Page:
Retinoblastoma
Retinoblastoma

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Retinoblastoma is the most common pediatric eye tumor that occurs inside the eye. This tumor usually develops by eighteen months of age, and over 90% of patients are diagnosed prior to the age of three. The tumor occurs at a rate of 1 in 15,000 to 1 in 30,000 live births. The gene responsible for this tumor has been identified and studied in great detail. Years ago, retinoblastoma was uniformly fatal, but now, with early intervention, we can preserve both life and vision.

The retinoblastoma tumor originates in the retina, the light sensitive area of the eye that enables us to see. The tumor will normally present as an abnormal red reflex (commonly known as a “red eye” in photographs) in which the pupil of one eye appears whiter, as seen in photo below. These abnormal red reflexes can also occur from other conditions such as strabismus (or crossed eyes), cataracts, or most commonly due to the angle at which the photo was taken. All pediatricians currently screen for retinoblastoma during your infant’s well baby visits. However, despite proper screening, the tumor can still go undetected. In 2002, during Dr. Dorfman’s presidency at the Florida Society of Ophthalmology, we began a public awareness campaign to promote early detection of this tumor. The campaign is aimed at teaching parents on how to recognize an abnormal red reflex. We want parents to recognize that both eyes should have an equal and symmetric red reflection in childhood photographs. An asymmetric reflection, especially a white reflex, can be a sign of retinoblastoma. Recognizing the abnormal appearance of a child’s red reflex in photographs obtained at home can lead to early diagnosis, and the ability to save you child’s life.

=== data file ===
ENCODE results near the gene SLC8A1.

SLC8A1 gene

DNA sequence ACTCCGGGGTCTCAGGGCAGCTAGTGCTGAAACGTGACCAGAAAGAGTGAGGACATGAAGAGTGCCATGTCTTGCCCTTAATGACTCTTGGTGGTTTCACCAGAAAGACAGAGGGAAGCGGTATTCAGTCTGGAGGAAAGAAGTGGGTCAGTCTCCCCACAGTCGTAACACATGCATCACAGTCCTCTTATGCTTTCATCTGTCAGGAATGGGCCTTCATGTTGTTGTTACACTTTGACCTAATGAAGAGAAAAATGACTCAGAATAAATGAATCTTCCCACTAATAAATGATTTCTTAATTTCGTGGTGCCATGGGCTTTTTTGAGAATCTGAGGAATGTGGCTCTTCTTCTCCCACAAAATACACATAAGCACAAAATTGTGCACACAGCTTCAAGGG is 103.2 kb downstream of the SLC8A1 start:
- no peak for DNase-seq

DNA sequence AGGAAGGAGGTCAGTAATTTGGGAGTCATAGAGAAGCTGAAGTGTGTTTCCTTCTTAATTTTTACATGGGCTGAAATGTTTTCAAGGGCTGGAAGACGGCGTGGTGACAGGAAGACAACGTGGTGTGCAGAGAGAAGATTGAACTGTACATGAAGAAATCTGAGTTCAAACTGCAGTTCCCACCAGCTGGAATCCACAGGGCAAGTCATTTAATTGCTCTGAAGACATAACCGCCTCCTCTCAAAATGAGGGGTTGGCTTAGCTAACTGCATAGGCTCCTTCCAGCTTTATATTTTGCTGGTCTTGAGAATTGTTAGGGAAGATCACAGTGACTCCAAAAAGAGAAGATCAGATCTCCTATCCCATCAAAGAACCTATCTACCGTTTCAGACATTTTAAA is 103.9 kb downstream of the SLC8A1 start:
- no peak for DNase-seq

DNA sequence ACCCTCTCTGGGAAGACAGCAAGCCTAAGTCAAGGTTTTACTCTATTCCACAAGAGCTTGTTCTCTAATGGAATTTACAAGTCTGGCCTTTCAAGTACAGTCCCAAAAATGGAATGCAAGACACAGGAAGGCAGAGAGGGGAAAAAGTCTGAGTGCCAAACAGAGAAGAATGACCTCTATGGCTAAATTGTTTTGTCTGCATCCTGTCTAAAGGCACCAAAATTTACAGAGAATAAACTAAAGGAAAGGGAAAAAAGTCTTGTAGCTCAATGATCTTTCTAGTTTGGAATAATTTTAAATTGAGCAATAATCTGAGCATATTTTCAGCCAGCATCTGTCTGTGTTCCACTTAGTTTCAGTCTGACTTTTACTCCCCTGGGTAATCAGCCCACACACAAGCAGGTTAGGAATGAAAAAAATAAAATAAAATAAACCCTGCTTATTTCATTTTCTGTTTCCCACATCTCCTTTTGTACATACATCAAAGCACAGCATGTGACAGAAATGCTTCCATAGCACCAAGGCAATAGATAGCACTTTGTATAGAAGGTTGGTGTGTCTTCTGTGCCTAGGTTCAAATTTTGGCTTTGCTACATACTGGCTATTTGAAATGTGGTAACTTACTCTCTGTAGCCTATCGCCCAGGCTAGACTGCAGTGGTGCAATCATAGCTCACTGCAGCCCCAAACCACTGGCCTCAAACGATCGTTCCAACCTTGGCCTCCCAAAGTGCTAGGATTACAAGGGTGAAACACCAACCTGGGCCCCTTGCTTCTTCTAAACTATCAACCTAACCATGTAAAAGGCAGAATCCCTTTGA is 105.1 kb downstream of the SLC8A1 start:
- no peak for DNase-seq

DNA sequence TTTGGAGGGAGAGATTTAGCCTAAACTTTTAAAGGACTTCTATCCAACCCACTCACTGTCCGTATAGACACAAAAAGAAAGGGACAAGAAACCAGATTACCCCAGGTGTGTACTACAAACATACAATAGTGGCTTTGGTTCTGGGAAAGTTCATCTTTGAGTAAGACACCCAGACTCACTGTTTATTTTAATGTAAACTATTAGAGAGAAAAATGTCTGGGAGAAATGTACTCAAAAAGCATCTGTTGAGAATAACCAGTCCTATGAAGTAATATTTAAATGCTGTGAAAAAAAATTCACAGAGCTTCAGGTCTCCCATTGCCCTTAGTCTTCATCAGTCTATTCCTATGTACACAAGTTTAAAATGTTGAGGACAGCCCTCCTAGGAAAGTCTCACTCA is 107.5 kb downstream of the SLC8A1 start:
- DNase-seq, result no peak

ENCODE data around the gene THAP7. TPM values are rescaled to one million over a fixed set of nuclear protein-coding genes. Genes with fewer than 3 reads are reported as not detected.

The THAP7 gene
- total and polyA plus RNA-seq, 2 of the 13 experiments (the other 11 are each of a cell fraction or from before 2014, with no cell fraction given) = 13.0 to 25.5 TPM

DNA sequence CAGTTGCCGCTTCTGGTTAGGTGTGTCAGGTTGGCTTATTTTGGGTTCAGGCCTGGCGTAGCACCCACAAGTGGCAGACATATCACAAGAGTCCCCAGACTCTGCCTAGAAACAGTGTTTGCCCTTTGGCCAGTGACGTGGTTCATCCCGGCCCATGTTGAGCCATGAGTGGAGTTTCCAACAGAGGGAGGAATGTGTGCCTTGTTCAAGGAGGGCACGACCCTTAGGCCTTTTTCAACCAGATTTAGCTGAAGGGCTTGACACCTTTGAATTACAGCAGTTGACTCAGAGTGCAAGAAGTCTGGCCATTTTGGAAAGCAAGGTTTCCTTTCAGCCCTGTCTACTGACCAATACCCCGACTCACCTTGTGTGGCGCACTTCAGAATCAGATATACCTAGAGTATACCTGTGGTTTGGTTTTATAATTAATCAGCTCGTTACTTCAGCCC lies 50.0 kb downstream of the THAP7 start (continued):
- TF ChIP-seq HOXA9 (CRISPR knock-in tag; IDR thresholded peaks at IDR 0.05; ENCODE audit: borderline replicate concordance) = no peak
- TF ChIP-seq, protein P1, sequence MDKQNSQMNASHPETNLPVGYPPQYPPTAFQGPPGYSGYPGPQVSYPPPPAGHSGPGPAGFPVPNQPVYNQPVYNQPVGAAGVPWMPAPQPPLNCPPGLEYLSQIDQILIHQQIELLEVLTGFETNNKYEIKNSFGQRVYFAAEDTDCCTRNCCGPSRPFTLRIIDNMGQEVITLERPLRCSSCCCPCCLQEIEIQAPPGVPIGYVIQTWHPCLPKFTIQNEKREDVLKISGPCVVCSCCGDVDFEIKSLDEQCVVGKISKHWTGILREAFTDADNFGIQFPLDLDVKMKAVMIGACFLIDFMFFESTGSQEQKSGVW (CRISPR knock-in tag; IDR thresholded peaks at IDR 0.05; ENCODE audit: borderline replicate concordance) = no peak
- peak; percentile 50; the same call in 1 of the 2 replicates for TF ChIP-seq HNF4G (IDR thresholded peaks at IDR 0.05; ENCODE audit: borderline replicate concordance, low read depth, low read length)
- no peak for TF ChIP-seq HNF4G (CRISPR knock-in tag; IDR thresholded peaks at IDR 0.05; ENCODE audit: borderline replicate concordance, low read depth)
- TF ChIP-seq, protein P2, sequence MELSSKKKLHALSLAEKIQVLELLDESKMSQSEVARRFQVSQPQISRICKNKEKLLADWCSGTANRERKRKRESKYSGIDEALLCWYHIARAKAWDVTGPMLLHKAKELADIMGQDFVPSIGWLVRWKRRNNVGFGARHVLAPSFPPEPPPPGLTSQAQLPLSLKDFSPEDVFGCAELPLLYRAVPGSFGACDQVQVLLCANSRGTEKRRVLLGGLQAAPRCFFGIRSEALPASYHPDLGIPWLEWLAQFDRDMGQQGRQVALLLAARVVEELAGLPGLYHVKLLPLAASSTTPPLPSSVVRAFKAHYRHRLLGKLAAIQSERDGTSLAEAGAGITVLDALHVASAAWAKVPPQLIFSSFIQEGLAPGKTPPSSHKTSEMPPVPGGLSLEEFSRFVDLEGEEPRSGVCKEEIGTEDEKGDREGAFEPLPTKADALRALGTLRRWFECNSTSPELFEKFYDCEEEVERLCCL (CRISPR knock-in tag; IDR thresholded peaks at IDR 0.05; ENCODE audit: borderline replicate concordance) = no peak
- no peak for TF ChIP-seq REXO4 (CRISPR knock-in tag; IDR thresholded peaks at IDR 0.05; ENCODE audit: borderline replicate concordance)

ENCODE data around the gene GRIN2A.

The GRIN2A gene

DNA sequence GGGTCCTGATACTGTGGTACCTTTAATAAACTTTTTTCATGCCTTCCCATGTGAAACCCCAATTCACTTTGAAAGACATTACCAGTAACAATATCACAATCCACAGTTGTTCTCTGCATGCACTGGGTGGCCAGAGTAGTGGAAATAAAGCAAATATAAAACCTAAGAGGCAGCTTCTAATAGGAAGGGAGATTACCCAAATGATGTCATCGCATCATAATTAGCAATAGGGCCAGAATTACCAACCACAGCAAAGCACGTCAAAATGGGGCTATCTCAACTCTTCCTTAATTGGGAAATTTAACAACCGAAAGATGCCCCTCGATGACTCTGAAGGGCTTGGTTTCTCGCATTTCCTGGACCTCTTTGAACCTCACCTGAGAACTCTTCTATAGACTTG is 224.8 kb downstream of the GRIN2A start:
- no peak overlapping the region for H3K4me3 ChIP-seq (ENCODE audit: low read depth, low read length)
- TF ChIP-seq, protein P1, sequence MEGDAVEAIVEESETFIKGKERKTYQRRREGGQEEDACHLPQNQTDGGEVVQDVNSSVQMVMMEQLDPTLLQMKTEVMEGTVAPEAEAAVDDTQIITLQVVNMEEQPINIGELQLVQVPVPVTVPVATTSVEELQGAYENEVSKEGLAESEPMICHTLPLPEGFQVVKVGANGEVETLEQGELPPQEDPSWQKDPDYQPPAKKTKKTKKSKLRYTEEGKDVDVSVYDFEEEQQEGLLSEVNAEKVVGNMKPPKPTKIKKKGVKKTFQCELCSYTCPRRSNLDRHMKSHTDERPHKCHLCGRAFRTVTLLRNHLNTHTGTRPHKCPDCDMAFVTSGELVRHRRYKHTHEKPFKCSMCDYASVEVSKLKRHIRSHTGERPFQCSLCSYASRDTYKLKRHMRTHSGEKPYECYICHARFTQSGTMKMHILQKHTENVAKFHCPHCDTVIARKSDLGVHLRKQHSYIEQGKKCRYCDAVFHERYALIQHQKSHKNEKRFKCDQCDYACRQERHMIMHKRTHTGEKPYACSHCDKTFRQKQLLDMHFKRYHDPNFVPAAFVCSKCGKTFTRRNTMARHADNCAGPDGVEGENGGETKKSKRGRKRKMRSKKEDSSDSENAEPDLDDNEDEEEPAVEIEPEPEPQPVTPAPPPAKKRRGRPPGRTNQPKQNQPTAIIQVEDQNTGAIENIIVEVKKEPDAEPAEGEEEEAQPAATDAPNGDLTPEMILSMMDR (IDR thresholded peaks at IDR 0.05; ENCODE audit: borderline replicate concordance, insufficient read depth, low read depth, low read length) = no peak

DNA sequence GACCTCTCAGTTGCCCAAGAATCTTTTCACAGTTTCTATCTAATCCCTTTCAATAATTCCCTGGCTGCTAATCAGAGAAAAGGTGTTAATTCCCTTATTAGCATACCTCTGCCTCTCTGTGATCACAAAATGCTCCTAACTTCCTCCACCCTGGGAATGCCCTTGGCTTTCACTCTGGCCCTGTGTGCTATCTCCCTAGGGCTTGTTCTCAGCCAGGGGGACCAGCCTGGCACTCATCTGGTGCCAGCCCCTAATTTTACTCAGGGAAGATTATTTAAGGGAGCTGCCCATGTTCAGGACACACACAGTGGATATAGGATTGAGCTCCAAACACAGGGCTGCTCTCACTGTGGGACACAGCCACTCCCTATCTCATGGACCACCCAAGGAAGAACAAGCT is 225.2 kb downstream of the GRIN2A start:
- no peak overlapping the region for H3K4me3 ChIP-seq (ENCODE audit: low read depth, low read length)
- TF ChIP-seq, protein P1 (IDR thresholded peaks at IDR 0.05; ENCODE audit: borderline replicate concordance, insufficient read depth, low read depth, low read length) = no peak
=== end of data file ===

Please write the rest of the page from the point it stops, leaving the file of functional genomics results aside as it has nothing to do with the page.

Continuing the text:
Part of our public awareness campaign, was the distribution of a poster demonstrating this intraocular tumor. Both the Florida Society of Ophthalmlogy and the Florida chapter of the American Academy of Pediatrics, have been able to distribute this poster on a statewide basis to pediatric offices and photo labs. We encourage you, after reading this article to educate your friends and family regarding this condition.

Fortunately, the overall survival rate is more than 95% and our goal is to continue to promote early detection of this life threatening disease. Most of the symptoms of a retinoblastoma, will first be detected by a parent. Please take the time to look at the red reflex in your child’s photograph, and if you are uncertain, please take your child to an ophthalmologist as soon as possible for a comprehensive examination. We also encourage you to emphasize the importance of this condition to your friends and family.

Early diagnosis and intervention is critical to the successful treatment of this disease.

Retinoblastoma




 

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